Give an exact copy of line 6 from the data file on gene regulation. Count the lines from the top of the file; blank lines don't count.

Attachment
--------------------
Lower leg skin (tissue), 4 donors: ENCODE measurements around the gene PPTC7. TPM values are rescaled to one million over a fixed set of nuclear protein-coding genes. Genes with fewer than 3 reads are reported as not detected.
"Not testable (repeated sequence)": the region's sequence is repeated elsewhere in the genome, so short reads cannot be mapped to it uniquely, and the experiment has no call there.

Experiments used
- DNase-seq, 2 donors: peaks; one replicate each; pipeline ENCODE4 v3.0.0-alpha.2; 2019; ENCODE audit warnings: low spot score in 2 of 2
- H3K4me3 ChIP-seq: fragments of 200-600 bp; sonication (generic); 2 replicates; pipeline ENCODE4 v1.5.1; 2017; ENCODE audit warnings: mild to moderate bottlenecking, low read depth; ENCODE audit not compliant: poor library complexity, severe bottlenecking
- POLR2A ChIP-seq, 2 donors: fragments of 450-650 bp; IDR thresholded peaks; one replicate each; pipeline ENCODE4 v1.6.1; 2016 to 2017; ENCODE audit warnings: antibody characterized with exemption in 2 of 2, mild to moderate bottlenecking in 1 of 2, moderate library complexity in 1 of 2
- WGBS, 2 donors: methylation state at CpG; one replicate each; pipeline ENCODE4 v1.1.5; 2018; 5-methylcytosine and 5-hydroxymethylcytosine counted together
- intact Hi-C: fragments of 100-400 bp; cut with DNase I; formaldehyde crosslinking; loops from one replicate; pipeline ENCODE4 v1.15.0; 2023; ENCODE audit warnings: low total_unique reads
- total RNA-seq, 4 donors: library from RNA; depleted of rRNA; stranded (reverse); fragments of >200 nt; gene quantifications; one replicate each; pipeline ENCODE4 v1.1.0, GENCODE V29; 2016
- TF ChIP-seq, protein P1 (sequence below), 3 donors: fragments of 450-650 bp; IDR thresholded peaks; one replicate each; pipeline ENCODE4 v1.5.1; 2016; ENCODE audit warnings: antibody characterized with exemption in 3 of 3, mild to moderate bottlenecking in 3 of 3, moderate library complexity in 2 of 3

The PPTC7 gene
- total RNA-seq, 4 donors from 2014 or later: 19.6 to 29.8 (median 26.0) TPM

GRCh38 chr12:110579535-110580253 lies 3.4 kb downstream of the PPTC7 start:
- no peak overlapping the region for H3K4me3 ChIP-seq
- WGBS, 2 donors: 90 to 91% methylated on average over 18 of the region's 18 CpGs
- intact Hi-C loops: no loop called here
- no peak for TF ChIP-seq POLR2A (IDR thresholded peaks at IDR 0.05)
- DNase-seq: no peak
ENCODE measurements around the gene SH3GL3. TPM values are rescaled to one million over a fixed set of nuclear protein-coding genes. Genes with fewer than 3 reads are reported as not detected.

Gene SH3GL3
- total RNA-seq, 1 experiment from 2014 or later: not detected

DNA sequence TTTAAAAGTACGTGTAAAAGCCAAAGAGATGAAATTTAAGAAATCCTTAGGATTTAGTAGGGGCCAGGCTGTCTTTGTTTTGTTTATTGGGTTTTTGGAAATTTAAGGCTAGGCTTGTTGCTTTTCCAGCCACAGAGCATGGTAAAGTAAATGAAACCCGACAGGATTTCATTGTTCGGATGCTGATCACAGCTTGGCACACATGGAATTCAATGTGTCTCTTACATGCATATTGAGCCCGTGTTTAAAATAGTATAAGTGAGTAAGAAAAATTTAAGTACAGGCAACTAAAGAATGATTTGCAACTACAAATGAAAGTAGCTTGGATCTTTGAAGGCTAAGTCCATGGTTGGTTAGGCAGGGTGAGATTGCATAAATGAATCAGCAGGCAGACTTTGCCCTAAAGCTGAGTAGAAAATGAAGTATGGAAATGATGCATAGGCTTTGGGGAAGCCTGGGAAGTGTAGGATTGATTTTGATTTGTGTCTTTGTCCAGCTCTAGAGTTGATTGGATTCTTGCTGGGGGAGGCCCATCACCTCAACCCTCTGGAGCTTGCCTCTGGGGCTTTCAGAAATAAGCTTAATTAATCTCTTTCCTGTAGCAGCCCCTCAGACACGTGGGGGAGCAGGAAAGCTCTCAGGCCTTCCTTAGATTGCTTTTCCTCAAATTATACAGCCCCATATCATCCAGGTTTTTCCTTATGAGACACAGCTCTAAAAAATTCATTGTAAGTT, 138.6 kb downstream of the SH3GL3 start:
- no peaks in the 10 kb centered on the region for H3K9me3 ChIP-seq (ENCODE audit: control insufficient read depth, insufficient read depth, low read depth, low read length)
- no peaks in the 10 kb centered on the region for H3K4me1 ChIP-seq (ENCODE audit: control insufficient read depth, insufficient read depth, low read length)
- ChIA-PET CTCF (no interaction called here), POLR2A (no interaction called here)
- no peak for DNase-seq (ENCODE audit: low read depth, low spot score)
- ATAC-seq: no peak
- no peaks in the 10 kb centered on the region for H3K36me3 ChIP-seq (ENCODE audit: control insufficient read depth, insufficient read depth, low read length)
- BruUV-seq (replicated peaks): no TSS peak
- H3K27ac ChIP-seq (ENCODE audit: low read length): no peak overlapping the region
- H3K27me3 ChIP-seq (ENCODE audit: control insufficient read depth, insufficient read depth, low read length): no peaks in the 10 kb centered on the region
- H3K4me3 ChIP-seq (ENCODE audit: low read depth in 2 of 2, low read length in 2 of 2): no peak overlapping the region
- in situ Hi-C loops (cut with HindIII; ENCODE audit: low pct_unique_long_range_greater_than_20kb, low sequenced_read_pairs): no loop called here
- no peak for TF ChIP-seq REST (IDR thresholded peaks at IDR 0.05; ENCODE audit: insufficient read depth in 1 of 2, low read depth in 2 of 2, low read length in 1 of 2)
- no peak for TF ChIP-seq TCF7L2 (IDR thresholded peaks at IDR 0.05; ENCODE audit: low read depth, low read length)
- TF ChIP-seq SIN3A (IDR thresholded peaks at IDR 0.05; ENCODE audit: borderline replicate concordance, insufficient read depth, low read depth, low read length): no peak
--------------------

- POLR2A ChIP-seq, 2 donors: fragments of 450-650 bp; IDR thresholded peaks; one replicate each; pipeline ENCODE4 v1.6.1; 2016 to 2017; ENCODE audit warnings: antibody characterized with exemption in 2 of 2, mild to moderate bottlenecking in 1 of 2, moderate library complexity in 1 of 2